The Customs Union (CU) between the EU and Turkey came into effect in 1996 and still represents the closest relationship that the EU has with a non-member country, which defines Turkey as a relevant partner for the EU and vice versa. In fact, it has been one of the most important steps in Turkish economic development, after the liberalisation of the 1980s.
In 1963, the signing of the Ankara Agreement drew the framework of the CU and in 1973, an additional Protocol inaugurated a transitional phase. The two parties then decided, in December 1995, that the conditions were fulfilled after 22 years in which their objectives had been trade liberalisation and market-oriented economy.
The main areas covered by the EU-Turkey CU are: free movement of goods, common trade policy, technical legislation, intellectual and industrial property rights, competition, customs, institutional cooperation.
Turkey eliminated existing customs duties and quantitative restrictions on industrial products coming from the EU. For products imported into Turkey from third countries, the latter began to apply the Common Customs Tariff (CCT) of the EU.
A different treatment is granted to agricultural goods, at first not included in the CU: the Association Council of February 1998 has laid down the EC-Turkey trade agreement for agricultural products, where almost 100 groups of products have been listed for lower tariffs. By virtue of that decision, for example, the Union has benefited from certain concessions in the form of tariff quotas for beef and veal: 5,000 tonnes of frozen beef, extending to fresh and chilled beef. But even after 16 years, the World Bank Report (April 2016) points out that “a number of measures provide a high degree of import protection for Turkey’s agricultural products: the average most favoured nation (MFN) tariff is high, at 41.7%, and tariff quotas and price regulation also impede agricultural trade. But if the two parties would liberalize bilateral agricultural trade, some Turkish exports like oils and tomatoes could be more competitive in Mediterranean countries”.
Turkey has to adopt the common EU trade policy, by signing Free Trade Agreements with third countries linked with the EU by previous tariff agreements. This is certainly beneficial for Turkey’s foreign trade (+38% towards the EU countries), even though sometimes third countries may not prefer to grant to Turkey the same concessions granted to the EU.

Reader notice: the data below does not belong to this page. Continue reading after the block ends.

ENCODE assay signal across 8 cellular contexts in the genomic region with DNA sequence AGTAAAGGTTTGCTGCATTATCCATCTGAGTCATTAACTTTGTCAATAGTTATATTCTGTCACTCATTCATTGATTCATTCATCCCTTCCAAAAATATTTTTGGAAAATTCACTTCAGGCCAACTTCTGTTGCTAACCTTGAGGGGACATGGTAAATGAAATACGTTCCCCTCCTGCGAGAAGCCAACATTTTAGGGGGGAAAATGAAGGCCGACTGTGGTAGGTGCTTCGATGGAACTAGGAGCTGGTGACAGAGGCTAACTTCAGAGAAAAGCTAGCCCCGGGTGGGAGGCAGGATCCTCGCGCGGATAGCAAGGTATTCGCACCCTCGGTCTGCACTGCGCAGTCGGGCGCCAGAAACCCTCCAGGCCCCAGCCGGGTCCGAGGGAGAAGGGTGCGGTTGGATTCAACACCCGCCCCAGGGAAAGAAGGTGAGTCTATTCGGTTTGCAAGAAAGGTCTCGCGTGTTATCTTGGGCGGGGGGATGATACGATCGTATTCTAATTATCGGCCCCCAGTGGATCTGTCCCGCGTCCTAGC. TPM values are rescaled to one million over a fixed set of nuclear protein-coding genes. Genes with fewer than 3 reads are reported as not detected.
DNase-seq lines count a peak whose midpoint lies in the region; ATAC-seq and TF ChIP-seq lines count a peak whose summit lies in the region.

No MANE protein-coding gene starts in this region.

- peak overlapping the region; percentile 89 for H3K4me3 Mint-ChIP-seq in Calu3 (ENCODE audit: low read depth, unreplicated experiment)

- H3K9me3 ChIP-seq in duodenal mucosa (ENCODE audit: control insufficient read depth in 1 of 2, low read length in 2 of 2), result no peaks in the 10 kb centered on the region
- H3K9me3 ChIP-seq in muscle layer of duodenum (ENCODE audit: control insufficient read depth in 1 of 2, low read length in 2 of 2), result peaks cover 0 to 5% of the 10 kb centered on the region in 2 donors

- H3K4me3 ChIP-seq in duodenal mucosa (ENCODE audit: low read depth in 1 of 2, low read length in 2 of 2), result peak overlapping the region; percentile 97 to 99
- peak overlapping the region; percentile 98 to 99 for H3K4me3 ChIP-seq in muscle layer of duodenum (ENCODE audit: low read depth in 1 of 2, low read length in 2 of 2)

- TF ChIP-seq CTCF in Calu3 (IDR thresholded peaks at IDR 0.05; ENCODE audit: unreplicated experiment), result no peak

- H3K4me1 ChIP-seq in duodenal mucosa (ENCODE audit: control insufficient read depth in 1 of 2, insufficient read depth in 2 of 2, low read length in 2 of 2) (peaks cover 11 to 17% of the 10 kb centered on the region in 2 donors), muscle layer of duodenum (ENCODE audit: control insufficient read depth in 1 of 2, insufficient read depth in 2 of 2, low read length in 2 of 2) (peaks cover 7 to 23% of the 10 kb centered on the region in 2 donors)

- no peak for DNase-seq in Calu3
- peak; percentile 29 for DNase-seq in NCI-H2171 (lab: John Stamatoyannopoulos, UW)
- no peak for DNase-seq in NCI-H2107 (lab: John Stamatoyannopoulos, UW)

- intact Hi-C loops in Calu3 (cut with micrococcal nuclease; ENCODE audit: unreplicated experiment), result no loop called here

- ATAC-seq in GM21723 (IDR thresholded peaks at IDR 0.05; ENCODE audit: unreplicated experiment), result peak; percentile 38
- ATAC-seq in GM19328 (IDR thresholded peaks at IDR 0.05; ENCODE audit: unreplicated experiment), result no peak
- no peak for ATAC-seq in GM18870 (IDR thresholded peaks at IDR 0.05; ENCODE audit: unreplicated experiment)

Parties agreed on Turkey’s adoption of mechanisms in accordance with the European “acquis communautaire”, related to standardisation, measuring, quality, testing and certification. As the Turkish administration completes the harmonisation measures for one good or group of goods (within 5 years), technical barriers are abolished for that particular product.
The Turkish Patent Institute (TPI) was established in 1994 and started contributing to the improvement of the industrial property regime before the CU was concluded. Upon conclusion, however, the country became a party to the related international conventions and adopted additional amendments for trademarks, patent rights and protection of industrial designs and geographical indications.
Prior to the CU decision, the Act on the Protection of Competition led Turkey to implement the key provisions of the EU competition law. An independent Competition Board was created in 1995 to ensure the correct application of the provisions.
Turkey has the obligation to modernize and restructure the customs administration, in terms of automation and new IT systems, which could ensure customs controls to be more effective and in line with the acquis.
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